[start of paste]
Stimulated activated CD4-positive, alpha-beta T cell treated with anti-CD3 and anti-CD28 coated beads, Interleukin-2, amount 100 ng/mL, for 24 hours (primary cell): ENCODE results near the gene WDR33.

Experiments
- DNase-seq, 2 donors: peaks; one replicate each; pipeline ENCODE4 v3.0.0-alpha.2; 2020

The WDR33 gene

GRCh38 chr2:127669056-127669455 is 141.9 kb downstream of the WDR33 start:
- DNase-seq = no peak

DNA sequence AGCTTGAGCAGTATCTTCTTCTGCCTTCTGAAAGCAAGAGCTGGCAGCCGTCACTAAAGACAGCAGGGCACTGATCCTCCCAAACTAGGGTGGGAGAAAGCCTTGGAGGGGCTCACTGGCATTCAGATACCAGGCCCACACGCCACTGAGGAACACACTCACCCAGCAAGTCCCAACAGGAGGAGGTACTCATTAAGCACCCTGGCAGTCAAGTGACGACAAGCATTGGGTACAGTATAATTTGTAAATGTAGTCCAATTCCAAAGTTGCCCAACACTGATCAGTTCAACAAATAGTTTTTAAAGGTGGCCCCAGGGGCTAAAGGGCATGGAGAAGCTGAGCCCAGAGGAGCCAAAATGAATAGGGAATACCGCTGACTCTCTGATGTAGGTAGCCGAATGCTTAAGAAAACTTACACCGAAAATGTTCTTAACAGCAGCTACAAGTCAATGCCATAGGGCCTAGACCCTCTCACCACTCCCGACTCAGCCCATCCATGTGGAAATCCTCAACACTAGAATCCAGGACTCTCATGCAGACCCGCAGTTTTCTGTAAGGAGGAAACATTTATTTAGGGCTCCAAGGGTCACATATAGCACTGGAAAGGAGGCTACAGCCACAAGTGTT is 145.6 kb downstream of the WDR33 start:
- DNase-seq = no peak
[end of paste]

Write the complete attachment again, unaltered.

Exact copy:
Stimulated activated CD4-positive, alpha-beta T cell treated with anti-CD3 and anti-CD28 coated beads, Interleukin-2, amount 100 ng/mL, for 24 hours (primary cell): ENCODE results near the gene WDR33.

Experiments
- DNase-seq, 2 donors: peaks; one replicate each; pipeline ENCODE4 v3.0.0-alpha.2; 2020

The WDR33 gene

GRCh38 chr2:127669056-127669455 is 141.9 kb downstream of the WDR33 start:
- DNase-seq = no peak

DNA sequence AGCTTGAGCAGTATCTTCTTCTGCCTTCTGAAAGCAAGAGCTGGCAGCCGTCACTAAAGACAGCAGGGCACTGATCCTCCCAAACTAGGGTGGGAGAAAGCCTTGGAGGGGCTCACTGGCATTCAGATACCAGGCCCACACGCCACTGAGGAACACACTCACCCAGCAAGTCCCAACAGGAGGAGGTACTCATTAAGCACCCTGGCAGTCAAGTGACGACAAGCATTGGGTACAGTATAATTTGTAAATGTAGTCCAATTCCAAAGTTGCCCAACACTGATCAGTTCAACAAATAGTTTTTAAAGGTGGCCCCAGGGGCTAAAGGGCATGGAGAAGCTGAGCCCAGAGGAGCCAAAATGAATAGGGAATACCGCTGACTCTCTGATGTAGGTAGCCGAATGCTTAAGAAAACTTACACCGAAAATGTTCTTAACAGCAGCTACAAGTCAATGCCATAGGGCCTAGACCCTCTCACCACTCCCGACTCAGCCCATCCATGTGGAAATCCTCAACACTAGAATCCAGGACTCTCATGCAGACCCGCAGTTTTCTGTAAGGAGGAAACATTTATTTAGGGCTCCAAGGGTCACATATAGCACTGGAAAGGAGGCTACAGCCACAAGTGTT is 145.6 kb downstream of the WDR33 start:
- DNase-seq = no peak